Beegie Adair, whose status as a renowned jazz pianist was all the more notable for where she built her career — Nashville, the birthplace of country music — died Jan. 23 at her Franklin, Tennessee, residence. . She was 84 years old.
Monica Ramey, his manager and frequent voice partner, confirmed the death. She did not provide a cause, but said Ms Adair was in poor health.
If you lived in Nashville and found yourself more of a fan of Cole Porter than Porter Wagoner, chances are you’ve met Ms. Adair at some point in her six-decade career. From the early 1960s, she could be found playing at least once a week at Carousel, a downtown nightclub, or later at F. Scott’s, a restaurant in the Green Hills neighborhood.
Being a jazz musician in Nashville is a lot like being a surfer in Las Vegas, and those who do it need flexibility and restlessness — qualities Ms. Adair possessed in excess.
She performed in hotel lobbies and nursing homes. She and her husband, Billy Adair, have written jingles for television commercials. And she was in constant demand as a session musician, appearing on over 100 albums by a wide range of artists including Dolly Parton, Henry Mancini and Mama Cass Elliot.
“She was everywhere,” Roger Spencer, who played bass in the Beegie Adair Trio, said in an interview. “If there was an opportunity to play, she was there.”
Ms. Adair mainly played American songbook standards, with a restrained and relaxed technique. She adapted to the place: if it was a restaurant, she retired to the background; in a club, she could dominate the room.
“I’ve played with her in just about every type of musical setting you can play in Nashville over the years,” George Tidwell, a veteran Nashville jazz trumpeter, said in an interview. “And I never played anything where I didn’t think she was the right person to do it.”
She released her first album, “Escape to New York”, in 1991. A few years later, she formed her trio, with Mr. Spencer on bass and Chris Brown on drums. They toured frequently, including trips to Tokyo and London. Beginning in 2011, they played annual gigs at Birdland in Midtown Manhattan and later added regular shows at Feinstein’s/54 Below, also in Midtown. They have recorded 35 albums and, according to Ms Ramey, have sold some two million copies over the past four decades.
Back home, Ms. Adair was the de facto leader of the Nashville jazz scene, especially during a difficult time in the 1970s and 1980s when venues closed and gigs were scarce. What drove him forward was the knowledge, not always obvious to the outside observer, that the scene was bigger than it looked, with musicians playing country for the money and jazz for them. themselves, even if that meant nothing more than jam sessions in someone’s basement.
“There are a lot of wonderful jazz musicians here who don’t get heard often because they work in the studio all the time,” she told The Nashville Banner in 1997. “Every horn player who works in the studio is probably a jazz player under their skin.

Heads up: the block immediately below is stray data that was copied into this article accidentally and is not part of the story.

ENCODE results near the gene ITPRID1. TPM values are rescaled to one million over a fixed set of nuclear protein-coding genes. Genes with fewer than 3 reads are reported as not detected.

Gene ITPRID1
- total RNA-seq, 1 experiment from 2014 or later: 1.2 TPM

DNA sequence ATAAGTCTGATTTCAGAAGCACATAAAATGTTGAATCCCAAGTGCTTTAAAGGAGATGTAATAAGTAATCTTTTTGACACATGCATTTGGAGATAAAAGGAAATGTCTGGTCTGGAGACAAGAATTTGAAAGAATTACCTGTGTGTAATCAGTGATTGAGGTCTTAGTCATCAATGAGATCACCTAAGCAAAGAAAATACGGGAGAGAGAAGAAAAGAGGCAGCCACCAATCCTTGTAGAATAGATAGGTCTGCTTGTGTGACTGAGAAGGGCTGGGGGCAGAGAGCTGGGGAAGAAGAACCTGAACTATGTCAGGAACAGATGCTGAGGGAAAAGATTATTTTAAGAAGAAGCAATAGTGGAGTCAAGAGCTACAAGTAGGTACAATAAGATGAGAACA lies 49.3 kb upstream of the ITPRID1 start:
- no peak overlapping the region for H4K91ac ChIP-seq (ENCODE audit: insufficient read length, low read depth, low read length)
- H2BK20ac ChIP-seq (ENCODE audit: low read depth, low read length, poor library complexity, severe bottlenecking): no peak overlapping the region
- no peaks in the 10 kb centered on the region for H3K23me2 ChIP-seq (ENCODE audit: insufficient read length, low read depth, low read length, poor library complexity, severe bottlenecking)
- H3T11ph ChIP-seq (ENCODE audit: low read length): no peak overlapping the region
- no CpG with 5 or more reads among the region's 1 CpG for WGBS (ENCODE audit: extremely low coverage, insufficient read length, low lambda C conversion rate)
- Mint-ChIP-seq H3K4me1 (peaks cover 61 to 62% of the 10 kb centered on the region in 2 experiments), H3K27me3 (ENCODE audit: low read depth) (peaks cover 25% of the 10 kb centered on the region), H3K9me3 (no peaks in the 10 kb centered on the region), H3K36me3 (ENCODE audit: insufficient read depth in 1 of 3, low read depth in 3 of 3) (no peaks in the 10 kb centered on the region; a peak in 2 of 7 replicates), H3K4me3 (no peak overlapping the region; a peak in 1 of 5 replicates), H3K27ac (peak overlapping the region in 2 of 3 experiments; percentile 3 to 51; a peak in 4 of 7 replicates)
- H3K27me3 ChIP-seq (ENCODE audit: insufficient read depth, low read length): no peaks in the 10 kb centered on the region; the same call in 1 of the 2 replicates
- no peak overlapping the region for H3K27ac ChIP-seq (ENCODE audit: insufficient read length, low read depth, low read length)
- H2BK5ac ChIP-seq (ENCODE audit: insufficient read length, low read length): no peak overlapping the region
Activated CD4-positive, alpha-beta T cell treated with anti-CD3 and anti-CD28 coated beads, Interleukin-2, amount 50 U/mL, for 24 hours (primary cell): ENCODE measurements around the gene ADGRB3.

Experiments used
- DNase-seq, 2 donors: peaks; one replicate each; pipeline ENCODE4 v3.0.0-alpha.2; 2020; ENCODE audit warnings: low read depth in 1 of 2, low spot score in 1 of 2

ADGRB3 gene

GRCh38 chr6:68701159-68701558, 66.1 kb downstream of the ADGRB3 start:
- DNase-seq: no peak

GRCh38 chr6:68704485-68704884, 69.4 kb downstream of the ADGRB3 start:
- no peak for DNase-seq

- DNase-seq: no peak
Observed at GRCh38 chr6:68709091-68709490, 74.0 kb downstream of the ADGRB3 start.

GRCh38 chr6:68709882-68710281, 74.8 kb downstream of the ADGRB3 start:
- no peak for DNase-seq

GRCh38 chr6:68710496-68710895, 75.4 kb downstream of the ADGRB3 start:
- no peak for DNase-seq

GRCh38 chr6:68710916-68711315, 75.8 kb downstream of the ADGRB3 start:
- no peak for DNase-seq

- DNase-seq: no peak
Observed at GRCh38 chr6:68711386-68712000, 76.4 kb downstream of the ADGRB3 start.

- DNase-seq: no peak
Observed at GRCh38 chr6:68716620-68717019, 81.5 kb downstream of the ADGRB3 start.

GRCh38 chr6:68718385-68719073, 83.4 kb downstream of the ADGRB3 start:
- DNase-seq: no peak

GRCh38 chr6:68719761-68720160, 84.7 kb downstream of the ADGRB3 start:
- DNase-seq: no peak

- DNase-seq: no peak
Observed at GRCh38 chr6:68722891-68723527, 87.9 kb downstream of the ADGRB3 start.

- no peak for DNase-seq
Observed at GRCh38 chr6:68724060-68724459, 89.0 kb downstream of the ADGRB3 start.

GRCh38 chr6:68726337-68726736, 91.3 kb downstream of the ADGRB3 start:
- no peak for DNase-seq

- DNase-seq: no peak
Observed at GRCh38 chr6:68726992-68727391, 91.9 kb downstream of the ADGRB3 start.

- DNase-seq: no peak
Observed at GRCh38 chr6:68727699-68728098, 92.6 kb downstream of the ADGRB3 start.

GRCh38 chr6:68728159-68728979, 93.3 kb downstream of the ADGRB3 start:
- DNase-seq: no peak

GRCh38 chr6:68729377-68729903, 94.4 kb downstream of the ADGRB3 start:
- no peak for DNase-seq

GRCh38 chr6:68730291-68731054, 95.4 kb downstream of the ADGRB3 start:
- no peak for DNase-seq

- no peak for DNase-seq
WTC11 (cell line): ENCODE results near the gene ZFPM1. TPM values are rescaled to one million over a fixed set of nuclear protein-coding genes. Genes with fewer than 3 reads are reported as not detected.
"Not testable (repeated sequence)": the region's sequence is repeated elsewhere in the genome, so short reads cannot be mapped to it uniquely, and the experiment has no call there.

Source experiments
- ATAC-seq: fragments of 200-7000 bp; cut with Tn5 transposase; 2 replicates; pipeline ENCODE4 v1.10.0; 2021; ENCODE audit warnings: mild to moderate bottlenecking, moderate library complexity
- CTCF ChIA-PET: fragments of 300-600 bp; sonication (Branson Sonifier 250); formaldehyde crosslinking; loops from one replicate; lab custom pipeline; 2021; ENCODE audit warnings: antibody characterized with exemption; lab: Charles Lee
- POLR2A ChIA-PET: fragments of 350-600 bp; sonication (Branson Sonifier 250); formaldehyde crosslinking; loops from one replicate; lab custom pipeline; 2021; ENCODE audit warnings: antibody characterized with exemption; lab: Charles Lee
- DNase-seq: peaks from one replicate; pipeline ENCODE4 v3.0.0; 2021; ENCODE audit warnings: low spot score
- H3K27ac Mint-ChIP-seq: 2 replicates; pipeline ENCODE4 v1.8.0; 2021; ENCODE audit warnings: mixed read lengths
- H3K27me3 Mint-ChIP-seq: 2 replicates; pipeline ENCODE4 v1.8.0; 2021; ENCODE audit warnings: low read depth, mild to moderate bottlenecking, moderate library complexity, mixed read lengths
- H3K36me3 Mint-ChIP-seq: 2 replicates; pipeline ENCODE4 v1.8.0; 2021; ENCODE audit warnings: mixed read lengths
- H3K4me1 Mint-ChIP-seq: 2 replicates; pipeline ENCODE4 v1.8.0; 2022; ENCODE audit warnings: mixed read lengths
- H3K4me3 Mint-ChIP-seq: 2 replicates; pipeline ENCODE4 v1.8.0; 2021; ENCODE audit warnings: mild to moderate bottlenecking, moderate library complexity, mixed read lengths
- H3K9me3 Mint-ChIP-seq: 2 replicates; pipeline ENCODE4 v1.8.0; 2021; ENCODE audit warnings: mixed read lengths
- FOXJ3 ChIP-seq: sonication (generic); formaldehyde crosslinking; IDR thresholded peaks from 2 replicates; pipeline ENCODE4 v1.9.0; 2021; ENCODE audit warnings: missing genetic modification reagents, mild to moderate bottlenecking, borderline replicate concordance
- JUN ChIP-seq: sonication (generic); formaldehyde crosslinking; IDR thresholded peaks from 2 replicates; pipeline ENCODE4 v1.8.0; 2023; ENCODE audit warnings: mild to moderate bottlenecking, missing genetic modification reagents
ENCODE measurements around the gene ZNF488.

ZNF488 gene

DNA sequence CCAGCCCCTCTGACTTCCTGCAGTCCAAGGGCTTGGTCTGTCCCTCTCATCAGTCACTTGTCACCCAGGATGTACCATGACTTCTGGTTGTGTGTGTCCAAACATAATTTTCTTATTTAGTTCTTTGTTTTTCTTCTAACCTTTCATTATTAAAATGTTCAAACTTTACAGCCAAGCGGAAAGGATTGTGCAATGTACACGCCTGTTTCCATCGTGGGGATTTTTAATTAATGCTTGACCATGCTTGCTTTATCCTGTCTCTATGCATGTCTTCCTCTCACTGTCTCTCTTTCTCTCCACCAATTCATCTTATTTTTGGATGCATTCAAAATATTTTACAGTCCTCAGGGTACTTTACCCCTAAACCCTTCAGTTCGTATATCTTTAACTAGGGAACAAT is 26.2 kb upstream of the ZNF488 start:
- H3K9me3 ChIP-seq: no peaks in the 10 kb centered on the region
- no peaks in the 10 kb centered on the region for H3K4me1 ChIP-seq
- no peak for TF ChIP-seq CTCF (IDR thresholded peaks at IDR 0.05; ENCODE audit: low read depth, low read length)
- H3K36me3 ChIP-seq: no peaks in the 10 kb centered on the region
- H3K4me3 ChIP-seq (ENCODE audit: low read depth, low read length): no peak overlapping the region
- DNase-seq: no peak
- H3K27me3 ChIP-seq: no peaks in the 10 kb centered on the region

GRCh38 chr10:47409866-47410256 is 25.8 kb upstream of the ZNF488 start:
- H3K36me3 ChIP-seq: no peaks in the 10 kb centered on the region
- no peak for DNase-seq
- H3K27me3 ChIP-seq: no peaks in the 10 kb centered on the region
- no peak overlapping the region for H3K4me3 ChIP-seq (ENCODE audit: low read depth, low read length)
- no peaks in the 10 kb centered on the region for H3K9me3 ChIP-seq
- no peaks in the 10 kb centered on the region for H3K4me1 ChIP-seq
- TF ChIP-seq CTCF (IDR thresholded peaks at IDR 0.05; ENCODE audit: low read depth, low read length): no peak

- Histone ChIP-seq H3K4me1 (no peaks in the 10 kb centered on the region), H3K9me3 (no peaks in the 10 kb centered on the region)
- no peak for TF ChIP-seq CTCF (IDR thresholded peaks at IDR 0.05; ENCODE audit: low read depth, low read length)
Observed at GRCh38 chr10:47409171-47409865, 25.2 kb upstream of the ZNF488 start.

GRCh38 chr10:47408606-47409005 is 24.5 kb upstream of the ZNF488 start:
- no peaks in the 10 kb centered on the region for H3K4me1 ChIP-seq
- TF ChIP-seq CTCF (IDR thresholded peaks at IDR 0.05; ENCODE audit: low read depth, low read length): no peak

Bobbe Gorin Long was born on December 11, 1937 in Cave City, Ky., a small town halfway between Nashville and Louisville. She began taking piano lessons at age 5, and as a teenager she was playing in clubs in Tennessee and Kentucky.
Her parents, Bobbe (Martin) Long and Arthur Long, ran a gas station, where young Bobbe also worked when she was not playing the piano. To differentiate her from her mother, her father called her “BG”, after her first two initials, and the nickname stuck.
Ms. Adair earned a degree in music education from Western Kentucky University in 1958. After teaching music for three years in Owensboro, Ky., she moved to Nashville for graduate studies in education at Peabody College, which is now part of Vanderbilt University.
But she was already building a career as a musician in the city’s downtown clubs, particularly along Printers Alley, then and now a hub of Nashville nightlife. By 1963, she had left Peabody to play music full time.
Ms Adair came under the wing of saxophonist Boots Randolph, a resident musician at the Carousel, best known for his 1963 hit ‘Yakety Sax’. He got her gigs and introduced her to the city’s many producers and studio managers, who, though they mostly recorded country and rock ‘n’ roll, were always on the lookout for session musicians. talented and reliable.
Another local musical luminary, guitarist and producer Chet Atkins, was the first to bring her on as a regular at his recording sessions, and her recommendations brought her a steady stream of work in and out of the studio. She played in the house band for “The Johnny Cash Show” and for local TV host Ralph Emery (who also died this month).
She married Mr. Adair in 1974. He died in 2014. No immediate family members survive.
Mr. Adair was a prolific musician himself and built a career as an instructor, eventually becoming a professor at Vanderbilt’s Blair School of Music. In 1995, the couple joined Mr. Spencer and his wife, Lori Mechem, in starting the Nashville Jazz Workshop.
The workshop trained a new generation of jazz musicians in Nashville, and in recent decades the scene has begun to make a comeback, with its former students beginning to gain national recognition. In 2016, Ms. Adair and her trio were invited to perform at the Weill Recital Hall at Carnegie Hall in New York.
“The best thing for us was that there were a lot of our Nashville fans there,” she told The Nashville Scene in 2016, days after the show. “I think our appearance there is another indicator that people across the country recognize that there are great jazz musicians here and there is an audience for the music.”